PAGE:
Brighton and Crystal

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To many the rivalry is a peculiarity. There is no real geographical proximity to explain the loathing that exists between Crystal Palace and Brighton & Hove Albion. Even Roy Hodgson, born and bred in Croydon but whose time as a youth-team player at the south London club predates the animosity, needed a history lesson from Jason Puncheon before he truly understood. The same could be said of some of his players.

Ruben Loftus-Cheek, who hails from up the road in Lewisham, was blissfully unaware of the significance of the fixture until he attended a fans’ event at Boxpark last week and his team-mate Wilfried Zaha took the microphone to address the 1,500 crammed inside the hall. “Wilf was being interviewed and the guy asked him how much he hated Brighton on a scale of one to 10,” said the Chelsea loanee. “Wilf just went: ‘11’, so that tells me everything. I didn’t have a clue before but, when Wilf said that, I realised, OK, they don’t like each other.”
The din inside the Amex on Tuesday night should convince any doubters of the depth of feeling surrounding this fixture. Strangely, given this will be only the 11th meeting in 28 years and the first in the top flight since 1981, the animosity is born of familiarity and stems from the clubs rising in tandem from third tier to elite in the late 1970s under the stewardships of Alan Mullery and Terry Venables, team-mates but never friends during their playing days at Tottenham Hotspur. It festered through tussles near the top of the lower divisions, meetings played out to a backdrop of smoke bombs and trouble Joe Nieuwendyk Womens Jersey on the terraces, and a series of FA Cup first-round replays, two of which were aborted because of bad weather, in 1976.
The fifth attempt to resolve the fixture, on a neutral venue at Stamford Bridge, was won 1-0 by Palace, though Brighton ended up livid with the performance of the referee, Ron Challis (dubbed “Challis of the Palace” thereafter). The official disallowed Peter Ward’s equaliser for a handball – his marker, Jim Cannon, later admitted to having pushed the striker to force the contact – and then made Brian Horton retake a 78th-minute penalty after spying encroachment, mostly by Palace players. Paul Hammond duly saved Horton’s second attempt. Mullery confronted the referee at the final whistle and had coffee thrown over him by a Palace fan as he departed up the tunnel. “So I pulled a handful of change out of my pocket, threw it on the floor and shouted: ‘That’s all you’re worth, Crystal Palace!’” he said. There was also a two-fingered gesture as he was led away by police, and a subsequent £100 fine for bringing the game into disrepute.
Relations have never improved, with collisions forever spiky on and off the pitch. There was a horrific tackle from Palace’s Henry Hughton, brother of the current Brighton manager Chris, which broke Gerry Ryan’s left leg in three places and ended the winger’s career in 1985. Ryan, 29 and a father of two at the time, was in plaster for 15 months. Fast-forward to a second-tier game in 1989 when five penalties were awarded by Kelvin Morton – Palace comically missed three of their four, with John Pemberton’s effort presumably still in orbit – or the mucky intrigue of “poogate” in the play-offs.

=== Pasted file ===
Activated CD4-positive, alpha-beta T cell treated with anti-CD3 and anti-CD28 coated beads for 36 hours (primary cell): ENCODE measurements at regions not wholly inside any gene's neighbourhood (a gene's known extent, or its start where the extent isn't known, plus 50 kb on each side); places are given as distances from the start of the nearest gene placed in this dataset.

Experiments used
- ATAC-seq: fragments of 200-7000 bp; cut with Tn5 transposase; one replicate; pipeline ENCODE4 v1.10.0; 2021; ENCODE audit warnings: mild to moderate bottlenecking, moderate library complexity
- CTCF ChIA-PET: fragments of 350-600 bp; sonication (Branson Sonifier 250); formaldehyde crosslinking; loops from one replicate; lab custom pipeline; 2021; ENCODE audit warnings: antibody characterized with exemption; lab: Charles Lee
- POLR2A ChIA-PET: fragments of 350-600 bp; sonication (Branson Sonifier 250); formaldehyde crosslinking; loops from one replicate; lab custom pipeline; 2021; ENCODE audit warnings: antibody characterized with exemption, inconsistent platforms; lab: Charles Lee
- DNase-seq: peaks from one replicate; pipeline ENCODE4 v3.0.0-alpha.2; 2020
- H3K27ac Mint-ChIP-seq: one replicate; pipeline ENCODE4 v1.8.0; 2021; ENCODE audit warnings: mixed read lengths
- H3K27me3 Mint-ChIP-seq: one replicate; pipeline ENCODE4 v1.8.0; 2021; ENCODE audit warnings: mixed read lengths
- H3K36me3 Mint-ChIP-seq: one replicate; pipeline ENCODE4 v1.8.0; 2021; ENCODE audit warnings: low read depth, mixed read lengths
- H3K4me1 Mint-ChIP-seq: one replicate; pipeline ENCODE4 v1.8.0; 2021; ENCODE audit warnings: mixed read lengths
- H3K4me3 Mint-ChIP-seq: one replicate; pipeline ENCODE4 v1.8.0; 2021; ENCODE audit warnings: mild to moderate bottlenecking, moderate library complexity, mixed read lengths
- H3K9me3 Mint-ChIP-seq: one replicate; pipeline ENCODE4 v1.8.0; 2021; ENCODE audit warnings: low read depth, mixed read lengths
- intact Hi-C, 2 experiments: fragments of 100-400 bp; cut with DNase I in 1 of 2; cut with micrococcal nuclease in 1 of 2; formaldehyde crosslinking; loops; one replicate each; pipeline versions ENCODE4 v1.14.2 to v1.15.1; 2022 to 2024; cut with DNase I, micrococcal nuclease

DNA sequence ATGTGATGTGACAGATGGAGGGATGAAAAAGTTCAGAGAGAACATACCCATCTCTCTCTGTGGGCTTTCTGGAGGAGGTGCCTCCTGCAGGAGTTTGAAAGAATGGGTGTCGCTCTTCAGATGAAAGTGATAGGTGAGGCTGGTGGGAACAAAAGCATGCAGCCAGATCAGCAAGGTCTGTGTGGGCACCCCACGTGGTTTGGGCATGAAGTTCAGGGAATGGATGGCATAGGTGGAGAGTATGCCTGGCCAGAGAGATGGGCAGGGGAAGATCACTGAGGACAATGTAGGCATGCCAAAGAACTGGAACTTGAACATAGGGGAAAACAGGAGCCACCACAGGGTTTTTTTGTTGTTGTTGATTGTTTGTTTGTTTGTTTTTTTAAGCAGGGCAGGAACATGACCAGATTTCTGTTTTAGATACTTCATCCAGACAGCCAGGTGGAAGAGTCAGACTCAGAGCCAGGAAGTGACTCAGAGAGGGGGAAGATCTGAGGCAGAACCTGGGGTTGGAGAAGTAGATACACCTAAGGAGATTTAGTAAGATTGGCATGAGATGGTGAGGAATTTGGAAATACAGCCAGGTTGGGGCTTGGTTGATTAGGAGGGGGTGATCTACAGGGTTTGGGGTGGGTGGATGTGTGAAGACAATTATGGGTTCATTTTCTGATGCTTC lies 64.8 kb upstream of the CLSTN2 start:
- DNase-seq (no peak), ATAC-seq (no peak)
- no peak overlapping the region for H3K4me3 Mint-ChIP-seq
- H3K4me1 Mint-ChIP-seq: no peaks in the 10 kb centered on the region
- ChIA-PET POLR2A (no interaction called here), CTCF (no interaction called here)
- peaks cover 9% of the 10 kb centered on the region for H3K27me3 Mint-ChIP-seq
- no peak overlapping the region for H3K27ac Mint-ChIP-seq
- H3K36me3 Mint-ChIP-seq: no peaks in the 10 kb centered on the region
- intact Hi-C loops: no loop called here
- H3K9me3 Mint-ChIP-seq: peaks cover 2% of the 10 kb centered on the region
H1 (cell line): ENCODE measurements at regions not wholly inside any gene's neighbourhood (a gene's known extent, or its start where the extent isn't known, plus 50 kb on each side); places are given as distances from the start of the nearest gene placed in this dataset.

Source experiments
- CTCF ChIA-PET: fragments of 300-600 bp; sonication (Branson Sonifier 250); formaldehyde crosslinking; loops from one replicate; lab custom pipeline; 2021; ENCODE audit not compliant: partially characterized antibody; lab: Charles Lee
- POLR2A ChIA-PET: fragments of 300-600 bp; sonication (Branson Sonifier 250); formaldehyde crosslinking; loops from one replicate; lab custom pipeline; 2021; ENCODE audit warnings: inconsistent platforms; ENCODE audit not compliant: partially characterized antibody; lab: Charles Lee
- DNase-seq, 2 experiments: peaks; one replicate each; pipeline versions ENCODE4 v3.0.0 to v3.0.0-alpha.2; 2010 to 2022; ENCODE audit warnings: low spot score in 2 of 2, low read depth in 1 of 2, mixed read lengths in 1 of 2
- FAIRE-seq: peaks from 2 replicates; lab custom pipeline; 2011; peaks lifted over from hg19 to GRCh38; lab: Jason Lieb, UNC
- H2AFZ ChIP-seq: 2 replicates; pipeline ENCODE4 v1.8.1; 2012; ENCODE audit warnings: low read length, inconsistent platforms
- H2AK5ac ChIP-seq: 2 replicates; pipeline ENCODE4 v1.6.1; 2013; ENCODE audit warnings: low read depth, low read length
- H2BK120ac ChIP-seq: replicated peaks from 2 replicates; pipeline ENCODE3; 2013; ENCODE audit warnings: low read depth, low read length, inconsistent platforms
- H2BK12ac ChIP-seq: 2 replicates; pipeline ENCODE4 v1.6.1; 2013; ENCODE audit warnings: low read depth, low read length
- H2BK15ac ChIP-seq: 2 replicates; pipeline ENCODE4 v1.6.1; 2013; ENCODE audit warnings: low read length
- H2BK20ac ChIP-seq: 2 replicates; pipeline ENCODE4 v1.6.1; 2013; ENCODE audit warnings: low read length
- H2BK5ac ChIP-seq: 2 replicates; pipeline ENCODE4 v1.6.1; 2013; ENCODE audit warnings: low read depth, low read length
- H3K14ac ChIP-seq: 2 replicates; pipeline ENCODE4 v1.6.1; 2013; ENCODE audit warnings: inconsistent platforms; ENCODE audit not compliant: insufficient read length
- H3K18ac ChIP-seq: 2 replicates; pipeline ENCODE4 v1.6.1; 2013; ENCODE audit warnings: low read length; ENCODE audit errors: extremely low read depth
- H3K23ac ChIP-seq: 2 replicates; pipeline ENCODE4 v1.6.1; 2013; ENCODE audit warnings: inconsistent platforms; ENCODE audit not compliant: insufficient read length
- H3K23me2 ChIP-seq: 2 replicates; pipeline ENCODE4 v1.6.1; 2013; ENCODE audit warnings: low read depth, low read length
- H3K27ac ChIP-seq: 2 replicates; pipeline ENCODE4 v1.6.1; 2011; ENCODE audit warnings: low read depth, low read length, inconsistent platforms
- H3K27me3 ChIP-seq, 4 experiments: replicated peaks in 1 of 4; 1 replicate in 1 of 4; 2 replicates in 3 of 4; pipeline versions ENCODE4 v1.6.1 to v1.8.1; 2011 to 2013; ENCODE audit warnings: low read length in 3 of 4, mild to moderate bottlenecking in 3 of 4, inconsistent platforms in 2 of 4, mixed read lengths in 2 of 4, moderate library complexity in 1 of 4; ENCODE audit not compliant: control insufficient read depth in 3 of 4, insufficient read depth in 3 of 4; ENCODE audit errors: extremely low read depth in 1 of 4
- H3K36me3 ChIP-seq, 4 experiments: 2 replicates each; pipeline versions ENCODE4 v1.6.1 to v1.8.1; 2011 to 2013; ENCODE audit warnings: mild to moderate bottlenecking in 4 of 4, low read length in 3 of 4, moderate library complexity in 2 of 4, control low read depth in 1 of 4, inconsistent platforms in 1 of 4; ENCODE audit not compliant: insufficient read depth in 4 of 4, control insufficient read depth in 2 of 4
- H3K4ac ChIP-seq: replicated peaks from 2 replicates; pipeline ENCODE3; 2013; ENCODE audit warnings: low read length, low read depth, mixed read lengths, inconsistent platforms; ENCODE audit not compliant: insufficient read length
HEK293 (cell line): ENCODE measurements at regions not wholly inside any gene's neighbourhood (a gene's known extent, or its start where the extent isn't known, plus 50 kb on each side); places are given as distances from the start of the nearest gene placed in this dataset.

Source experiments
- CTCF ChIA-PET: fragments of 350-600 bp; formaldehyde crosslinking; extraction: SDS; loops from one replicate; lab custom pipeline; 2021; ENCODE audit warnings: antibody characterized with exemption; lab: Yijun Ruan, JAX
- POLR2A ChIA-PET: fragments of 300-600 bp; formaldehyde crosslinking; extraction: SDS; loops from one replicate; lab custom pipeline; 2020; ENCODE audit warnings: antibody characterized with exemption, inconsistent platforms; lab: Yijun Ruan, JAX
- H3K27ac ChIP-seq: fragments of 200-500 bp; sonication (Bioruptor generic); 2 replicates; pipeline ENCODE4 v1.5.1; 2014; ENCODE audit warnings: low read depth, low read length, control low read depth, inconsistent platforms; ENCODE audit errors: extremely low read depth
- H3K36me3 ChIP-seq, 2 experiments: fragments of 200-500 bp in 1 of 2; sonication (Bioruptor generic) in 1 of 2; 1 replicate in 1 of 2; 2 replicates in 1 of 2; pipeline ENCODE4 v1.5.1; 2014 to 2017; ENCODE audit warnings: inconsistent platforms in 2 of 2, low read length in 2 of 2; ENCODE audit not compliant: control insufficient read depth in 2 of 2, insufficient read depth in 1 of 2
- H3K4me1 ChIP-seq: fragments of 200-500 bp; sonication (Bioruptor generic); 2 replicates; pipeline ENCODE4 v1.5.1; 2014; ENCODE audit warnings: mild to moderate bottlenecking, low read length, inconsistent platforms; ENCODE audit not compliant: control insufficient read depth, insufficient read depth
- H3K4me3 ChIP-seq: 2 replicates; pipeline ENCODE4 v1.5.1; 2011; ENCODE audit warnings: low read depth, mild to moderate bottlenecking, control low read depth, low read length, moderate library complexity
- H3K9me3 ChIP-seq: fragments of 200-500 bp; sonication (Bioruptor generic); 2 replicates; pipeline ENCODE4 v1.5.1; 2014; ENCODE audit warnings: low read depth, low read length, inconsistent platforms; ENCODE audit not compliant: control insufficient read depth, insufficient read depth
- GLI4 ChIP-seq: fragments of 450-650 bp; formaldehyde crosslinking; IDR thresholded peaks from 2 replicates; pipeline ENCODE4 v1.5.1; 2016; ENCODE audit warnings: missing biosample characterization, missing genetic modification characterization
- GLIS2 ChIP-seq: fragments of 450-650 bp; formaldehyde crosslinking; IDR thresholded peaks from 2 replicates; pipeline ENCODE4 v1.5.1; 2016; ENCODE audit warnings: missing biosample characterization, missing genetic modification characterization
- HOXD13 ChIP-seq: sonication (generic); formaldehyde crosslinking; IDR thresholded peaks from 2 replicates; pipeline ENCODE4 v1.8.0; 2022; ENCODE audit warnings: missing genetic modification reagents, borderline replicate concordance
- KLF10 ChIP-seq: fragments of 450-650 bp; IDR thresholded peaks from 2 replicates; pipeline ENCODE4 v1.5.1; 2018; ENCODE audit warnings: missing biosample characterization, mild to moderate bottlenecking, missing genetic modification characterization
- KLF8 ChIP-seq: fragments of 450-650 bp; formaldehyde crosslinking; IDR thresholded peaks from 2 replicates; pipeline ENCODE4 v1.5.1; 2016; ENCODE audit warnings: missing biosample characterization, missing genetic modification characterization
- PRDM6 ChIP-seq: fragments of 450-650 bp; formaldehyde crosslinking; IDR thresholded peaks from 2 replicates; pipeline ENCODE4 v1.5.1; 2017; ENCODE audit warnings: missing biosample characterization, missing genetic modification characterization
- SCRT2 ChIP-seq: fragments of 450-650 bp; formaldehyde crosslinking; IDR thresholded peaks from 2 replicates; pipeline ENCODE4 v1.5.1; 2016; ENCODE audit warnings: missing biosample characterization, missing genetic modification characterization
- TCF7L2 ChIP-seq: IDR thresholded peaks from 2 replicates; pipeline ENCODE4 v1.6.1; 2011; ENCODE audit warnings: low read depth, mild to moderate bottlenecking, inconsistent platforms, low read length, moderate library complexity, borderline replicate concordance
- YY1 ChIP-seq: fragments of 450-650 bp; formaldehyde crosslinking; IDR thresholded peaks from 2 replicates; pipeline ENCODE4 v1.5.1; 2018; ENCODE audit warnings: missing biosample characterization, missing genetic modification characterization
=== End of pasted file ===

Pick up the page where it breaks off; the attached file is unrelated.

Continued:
Brighton, whose nickname “Seagulls” was apparently taken on to drown out the visitors’ recently adopted “Eagles”, have revelled in a 10-game unbeaten run against their bitter rivals that extended eight years into the mid-1980s, including a 3-0 win at Selhurst Park in April 1981 en route to finishing two points above the relegation zone. Palace went down with 19 points. The London club would rather not recall Mullery’s two-year tenure as their manager under the chairmanship of Ron Noades but can point to claiming the Second Division title at Albion’s expense in 1979, to Andy Johnson’s hat-trick in a 5-0 victory in 2002 or to becoming the first visiting team to win a league game at the Amex Stadium in the autumn of 2011.
Glenn Murray, a veteran of more than 100 games in his first spell with Albion and now leading their line for a second time, scored for Palace that evening. He registered 31 goals in the following Championship campaign but rupture a cruciate ligament in the first leg of the play-off semi-finals between the clubs at Selhurst Park and was heckled by visiting fans as he departed on a stretcher. He celebrated the victory on the south coast a few days later on crutches. Despite playing such a key part in Albion’s promotion last season, some have never forgiven that defection. “It’s difficult to change people’s perception,” said the striker. “I would like to think the goals would do it but there are still people out there who doubt me and just don’t like me for that one reason – that I joined a rival club.”
The Palace chairman, Steve Parish, has since publicly regretted the forward’s sale to Bournemouth in 2015 – he would rejoin Brighton, initially on loan, a year later – and Jeff Zatkoff Womens Jersey the visitors will be wary of the threat he poses on this reunion. “I had four fantastic years at Palace and was supported really well by the fans so I wouldn’t celebrate, no,” said Murray when asked how he would react to scoring.


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